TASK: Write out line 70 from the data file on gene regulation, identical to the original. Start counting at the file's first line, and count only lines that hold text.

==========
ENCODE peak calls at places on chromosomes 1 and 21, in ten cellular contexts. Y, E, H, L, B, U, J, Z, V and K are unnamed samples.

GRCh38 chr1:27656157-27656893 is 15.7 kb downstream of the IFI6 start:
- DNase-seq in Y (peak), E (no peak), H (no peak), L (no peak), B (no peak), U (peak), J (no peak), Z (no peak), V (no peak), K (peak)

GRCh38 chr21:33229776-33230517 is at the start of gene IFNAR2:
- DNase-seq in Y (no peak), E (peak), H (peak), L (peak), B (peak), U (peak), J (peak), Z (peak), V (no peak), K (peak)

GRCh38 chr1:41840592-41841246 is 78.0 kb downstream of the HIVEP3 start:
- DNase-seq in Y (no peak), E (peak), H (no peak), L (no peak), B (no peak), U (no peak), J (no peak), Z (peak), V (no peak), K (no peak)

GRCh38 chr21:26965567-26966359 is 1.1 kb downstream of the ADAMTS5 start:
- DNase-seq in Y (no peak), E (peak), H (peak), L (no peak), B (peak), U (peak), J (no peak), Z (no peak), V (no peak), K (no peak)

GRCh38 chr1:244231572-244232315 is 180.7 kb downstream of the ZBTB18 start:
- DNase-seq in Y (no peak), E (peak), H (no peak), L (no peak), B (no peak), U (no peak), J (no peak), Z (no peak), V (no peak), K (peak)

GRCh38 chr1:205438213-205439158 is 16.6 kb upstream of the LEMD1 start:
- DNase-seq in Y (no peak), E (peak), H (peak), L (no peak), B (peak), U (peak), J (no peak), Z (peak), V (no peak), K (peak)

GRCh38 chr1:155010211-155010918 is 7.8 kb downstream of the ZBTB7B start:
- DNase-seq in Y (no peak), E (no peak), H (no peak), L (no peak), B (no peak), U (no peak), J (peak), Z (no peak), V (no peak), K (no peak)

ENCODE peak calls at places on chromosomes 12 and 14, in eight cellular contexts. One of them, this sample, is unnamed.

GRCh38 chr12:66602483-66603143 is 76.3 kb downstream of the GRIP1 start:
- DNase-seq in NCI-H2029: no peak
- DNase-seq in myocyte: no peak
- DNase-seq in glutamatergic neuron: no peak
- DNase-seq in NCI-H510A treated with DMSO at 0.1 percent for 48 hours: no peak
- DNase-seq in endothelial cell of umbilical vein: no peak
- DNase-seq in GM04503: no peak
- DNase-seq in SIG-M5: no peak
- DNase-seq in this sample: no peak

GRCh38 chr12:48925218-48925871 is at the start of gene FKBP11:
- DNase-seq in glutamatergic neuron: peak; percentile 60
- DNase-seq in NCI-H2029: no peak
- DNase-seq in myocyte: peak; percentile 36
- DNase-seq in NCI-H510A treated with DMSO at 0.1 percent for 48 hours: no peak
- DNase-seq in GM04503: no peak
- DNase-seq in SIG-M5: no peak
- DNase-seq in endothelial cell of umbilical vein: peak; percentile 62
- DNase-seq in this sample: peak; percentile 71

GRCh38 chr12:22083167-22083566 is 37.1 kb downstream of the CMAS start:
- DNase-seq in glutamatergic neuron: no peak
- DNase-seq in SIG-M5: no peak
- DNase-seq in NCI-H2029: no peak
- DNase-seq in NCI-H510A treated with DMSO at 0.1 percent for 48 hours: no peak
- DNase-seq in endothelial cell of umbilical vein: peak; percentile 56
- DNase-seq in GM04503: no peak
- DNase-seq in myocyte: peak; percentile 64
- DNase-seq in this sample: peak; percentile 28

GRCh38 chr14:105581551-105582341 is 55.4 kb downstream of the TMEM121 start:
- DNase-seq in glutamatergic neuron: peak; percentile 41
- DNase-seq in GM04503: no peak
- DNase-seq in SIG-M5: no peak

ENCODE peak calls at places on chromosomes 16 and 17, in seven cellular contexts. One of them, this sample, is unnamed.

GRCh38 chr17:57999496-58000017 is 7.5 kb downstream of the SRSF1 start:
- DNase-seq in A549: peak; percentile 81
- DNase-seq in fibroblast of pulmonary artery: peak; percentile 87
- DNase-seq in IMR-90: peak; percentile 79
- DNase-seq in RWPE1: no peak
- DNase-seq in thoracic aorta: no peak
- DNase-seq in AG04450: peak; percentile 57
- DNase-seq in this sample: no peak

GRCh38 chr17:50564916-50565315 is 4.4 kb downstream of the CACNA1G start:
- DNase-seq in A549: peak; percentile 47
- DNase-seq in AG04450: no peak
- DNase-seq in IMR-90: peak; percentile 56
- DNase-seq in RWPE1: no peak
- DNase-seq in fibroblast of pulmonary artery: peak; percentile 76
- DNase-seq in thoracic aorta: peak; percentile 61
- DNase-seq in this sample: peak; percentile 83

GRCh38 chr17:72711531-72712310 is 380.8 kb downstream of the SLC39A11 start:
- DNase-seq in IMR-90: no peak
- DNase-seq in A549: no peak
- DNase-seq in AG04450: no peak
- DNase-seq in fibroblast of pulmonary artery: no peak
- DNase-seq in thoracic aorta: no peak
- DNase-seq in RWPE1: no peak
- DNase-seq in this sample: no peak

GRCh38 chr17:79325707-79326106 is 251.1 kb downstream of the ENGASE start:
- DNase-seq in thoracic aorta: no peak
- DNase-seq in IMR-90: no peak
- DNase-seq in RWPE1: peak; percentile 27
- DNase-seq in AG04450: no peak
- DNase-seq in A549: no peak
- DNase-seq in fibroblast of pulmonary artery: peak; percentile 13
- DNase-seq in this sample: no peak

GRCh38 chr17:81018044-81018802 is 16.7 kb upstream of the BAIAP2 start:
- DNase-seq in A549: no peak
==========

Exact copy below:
- DNase-seq in thoracic aorta: no peak